William Gaddis and American Satire

George Hunka explores the satiric impulse underlying the work of the twentieth-century writer
William Gaddis

That William Gaddis was first and foremost a satirist is suggested by Stephen Moore in his monograph on the novelist. “The Recognitions [1955] pioneered (among other things) the black humor of the 1950s and 1960s and the Menippean satire of the 1970s,” he writes. Moore also cites critic John Aldridge’s opinion:

… the novel of fabulation and Black Humor — of which The Recognitions was later to be identified as a distinguished pioneering example — had not yet come into vogue [in 1955]. […] [Critics’] work over the past 20 years has created a context in which it is possible to recognize Gaddis’s novel as having helped inaugurate a whole new movement in American fiction.

Any given novel may cut across genetic categories of tragedy, comedy, satire, romance, and others, and indeed Gaddis’s novels also do so. But it can also be said that there may be one primary genetic impulse to the creation of a given fiction, and for Moore, Aldridge, and the critics that Aldridge cites, it seems clearly to be the satiric impulse that drives Gaddis’s work. It is something of a mystery, then, that for all the secondary critical literature that Gaddis’s novels have produced in the years since the writer’s death, most concentrate on the novels’ narrative innovations, structural and linguistic challenges, and influence on “postmodern fiction” rather than their place in the American satire and black humor traditions from 1955 to 1975 and after.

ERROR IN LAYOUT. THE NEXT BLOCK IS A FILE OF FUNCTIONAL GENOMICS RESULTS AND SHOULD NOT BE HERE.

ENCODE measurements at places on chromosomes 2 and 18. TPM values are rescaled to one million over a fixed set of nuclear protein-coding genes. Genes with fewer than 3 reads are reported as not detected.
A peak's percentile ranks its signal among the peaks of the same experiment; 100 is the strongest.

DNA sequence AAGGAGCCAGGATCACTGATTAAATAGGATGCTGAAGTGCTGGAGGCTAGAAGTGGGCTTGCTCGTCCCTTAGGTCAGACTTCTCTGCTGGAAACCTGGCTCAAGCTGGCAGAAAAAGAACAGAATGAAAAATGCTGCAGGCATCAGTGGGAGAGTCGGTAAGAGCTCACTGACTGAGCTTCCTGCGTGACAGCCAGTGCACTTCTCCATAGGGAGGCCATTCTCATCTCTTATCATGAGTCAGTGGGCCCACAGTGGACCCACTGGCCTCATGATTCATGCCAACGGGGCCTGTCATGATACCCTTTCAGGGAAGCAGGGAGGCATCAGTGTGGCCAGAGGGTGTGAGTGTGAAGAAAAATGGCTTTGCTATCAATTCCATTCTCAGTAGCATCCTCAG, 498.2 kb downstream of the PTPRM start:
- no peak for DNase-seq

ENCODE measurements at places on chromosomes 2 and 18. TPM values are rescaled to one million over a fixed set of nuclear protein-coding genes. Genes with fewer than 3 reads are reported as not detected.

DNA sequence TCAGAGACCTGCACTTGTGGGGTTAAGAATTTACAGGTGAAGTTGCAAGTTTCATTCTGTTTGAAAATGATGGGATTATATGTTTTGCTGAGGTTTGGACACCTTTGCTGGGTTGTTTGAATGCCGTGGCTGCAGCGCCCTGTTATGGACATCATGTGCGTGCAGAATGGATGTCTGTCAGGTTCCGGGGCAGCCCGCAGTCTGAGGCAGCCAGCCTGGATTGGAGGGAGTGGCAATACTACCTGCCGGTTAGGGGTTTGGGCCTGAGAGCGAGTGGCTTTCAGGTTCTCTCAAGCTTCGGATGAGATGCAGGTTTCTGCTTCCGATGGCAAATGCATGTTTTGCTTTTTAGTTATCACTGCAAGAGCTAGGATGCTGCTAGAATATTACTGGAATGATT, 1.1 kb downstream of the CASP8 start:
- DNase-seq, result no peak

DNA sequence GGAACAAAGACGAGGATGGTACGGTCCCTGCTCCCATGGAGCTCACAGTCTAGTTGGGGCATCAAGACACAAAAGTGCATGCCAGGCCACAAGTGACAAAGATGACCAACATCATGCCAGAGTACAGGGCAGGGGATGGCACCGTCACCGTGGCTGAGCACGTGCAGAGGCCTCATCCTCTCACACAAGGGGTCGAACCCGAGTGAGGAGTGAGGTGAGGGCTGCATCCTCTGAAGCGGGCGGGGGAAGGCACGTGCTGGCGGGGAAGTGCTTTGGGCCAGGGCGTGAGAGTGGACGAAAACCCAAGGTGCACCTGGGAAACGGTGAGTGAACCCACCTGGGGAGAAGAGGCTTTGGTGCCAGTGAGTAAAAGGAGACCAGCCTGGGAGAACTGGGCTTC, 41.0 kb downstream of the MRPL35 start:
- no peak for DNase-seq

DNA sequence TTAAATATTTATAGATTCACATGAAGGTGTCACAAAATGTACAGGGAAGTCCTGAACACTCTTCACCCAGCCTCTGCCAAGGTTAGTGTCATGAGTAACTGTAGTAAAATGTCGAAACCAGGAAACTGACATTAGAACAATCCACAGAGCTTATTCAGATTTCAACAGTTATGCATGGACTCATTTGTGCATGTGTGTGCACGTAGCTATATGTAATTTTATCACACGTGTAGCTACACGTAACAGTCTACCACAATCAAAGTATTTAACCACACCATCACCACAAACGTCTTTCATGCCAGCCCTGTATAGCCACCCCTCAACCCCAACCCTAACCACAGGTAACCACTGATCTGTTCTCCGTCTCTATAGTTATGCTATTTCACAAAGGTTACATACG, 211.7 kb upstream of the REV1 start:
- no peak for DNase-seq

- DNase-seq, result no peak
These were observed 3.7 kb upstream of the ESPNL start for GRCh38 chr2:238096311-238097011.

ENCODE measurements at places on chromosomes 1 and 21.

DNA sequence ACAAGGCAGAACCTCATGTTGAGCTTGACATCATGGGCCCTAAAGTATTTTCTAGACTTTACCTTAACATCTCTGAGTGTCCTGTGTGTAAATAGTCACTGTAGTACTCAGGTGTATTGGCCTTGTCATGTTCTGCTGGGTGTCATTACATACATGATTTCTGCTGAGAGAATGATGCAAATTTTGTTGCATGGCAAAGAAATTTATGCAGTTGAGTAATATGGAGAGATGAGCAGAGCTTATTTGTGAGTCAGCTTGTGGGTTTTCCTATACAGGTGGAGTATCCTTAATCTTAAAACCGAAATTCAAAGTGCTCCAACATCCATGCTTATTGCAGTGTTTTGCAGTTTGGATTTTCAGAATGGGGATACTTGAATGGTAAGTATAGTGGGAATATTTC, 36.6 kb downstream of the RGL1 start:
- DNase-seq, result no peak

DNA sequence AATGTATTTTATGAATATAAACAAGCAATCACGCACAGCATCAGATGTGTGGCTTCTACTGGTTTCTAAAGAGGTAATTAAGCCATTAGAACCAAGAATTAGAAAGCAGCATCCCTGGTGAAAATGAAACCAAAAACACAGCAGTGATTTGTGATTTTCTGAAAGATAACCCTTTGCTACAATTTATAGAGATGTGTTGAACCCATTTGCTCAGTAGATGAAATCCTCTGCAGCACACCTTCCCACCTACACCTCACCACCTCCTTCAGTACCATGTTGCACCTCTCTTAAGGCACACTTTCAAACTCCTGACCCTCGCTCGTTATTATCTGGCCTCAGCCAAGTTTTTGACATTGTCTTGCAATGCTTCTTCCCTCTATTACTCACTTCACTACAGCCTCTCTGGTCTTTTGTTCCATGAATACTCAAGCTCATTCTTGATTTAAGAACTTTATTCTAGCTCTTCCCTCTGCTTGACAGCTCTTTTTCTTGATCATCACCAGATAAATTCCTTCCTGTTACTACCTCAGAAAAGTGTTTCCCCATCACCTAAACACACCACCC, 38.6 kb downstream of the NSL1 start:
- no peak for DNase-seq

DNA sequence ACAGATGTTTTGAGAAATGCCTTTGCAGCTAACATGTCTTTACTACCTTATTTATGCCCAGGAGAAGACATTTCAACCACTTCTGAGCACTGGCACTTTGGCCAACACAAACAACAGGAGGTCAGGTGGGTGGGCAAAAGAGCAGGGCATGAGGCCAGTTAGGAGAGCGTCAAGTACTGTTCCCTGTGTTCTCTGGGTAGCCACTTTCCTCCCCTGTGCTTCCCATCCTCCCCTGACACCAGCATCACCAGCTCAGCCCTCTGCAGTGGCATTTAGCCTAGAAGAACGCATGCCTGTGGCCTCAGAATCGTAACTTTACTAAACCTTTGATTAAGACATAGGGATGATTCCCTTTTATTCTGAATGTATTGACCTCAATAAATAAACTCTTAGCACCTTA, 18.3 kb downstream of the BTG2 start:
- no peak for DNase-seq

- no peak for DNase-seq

This may be because there’s been little American satire and black humor fiction since then to equal the achievements in those forms in that time period. Much of it was the result of the disconnect between the values for which American troops were fighting during the Second World War and the corruption of those values in the culture that followed. This irony was first expressed non-satirically in war novels like Norman Mailer’s 1948 The Naked and the Dead. But as the military-industrial complex that Dwight Eisenhower warned us about in 1961 originated and grew in the years following the war, and the chasm between professed American values and actual American behavior widened in those years, American authors, like Juvenal in Ancient Rome, found it impossible not to write satire. The revelations of the concentration camps and the power of nuclear destruction revealed a grotesquerie to the human condition in the 20th century that fuelled the darker grotesqueries of the black humorists. [Read More]

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